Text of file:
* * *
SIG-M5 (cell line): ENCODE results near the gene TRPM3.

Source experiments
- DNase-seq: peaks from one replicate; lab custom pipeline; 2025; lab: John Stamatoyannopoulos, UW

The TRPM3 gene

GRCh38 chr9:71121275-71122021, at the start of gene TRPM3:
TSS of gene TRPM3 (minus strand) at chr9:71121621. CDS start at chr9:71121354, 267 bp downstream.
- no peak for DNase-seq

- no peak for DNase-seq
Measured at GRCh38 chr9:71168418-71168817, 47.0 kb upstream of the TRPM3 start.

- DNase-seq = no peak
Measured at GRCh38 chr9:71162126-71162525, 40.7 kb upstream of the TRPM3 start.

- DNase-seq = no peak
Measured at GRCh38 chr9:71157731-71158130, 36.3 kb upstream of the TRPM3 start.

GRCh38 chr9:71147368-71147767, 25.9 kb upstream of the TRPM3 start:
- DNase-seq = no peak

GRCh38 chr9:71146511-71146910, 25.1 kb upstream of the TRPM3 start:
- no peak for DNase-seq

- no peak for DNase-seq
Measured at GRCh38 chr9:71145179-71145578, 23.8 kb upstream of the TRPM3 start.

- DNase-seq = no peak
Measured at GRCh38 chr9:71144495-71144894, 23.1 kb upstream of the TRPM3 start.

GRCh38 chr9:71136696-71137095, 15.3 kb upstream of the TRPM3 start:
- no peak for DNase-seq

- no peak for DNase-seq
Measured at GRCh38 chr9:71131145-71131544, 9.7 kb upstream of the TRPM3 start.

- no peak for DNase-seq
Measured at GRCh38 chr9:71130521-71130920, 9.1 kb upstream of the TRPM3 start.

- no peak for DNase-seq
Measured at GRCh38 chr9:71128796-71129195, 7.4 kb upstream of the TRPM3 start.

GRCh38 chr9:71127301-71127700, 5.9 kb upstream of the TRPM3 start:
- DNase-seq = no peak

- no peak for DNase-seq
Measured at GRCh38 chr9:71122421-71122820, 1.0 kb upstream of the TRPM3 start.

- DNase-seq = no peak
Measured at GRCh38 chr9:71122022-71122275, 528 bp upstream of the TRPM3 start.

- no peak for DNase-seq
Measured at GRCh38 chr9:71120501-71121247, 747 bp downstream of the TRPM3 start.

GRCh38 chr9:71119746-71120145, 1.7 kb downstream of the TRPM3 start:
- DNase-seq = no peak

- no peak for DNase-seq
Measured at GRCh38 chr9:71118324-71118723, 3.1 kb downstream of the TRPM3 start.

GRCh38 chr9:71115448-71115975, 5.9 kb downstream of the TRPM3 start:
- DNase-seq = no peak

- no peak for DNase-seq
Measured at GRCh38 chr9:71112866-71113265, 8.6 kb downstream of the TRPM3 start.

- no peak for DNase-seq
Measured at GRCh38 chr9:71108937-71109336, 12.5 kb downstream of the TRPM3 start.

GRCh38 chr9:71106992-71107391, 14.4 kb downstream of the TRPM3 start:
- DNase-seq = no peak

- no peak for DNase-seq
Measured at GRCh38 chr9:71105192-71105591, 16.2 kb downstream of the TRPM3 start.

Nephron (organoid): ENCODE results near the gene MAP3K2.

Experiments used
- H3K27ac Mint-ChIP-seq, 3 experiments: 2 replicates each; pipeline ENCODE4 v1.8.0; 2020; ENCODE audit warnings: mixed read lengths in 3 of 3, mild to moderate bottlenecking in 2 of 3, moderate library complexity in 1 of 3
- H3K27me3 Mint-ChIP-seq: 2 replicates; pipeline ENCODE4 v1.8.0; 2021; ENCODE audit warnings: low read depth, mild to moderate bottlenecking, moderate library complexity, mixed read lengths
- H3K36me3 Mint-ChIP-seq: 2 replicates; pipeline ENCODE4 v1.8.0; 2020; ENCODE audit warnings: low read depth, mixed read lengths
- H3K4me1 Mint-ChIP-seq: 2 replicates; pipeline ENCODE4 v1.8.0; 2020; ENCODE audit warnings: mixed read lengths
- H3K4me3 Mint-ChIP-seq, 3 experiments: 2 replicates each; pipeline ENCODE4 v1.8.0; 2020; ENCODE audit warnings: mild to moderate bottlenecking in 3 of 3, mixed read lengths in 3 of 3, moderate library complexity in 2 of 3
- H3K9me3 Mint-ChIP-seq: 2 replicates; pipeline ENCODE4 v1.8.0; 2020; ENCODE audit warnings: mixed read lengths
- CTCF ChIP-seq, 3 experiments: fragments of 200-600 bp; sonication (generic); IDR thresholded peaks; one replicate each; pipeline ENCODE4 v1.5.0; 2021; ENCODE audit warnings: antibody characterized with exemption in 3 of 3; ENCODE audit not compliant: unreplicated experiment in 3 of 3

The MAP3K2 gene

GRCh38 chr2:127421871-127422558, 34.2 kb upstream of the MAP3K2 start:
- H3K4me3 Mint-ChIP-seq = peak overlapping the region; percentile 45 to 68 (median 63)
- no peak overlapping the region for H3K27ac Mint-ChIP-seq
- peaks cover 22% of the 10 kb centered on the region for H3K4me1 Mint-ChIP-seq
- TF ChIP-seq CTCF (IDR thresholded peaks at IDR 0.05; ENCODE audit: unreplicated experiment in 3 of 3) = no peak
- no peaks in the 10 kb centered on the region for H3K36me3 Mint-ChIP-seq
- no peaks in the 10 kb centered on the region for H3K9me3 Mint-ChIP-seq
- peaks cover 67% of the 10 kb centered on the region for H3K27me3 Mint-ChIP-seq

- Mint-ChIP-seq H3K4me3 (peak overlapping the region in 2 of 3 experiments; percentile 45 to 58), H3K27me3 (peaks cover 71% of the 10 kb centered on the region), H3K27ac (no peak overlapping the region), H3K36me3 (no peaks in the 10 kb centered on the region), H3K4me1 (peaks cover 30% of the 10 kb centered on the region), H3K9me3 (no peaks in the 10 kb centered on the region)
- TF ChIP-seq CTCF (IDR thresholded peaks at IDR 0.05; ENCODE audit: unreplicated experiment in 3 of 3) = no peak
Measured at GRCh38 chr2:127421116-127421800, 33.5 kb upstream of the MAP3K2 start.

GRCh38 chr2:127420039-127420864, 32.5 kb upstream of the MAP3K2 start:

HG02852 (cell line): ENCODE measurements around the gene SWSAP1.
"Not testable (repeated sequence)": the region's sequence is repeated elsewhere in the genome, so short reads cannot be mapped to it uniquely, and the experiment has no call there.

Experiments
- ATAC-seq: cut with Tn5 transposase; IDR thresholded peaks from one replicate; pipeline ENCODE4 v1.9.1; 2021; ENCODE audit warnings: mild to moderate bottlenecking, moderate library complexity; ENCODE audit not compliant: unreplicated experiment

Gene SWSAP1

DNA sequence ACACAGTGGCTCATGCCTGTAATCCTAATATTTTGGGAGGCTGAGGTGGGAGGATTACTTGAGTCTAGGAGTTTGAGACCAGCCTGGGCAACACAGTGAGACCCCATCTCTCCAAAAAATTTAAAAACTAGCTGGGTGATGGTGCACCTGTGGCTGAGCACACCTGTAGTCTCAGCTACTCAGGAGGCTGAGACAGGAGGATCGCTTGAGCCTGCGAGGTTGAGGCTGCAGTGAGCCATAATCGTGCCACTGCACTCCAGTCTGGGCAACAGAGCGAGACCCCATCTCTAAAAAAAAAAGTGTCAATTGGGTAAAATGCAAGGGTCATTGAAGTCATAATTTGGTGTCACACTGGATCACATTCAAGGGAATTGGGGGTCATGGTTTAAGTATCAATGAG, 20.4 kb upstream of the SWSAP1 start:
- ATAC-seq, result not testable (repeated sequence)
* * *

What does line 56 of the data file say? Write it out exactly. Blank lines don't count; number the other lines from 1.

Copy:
- H3K36me3 Mint-ChIP-seq: 2 replicates; pipeline ENCODE4 v1.8.0; 2020; ENCODE audit warnings: low read depth, mixed read lengths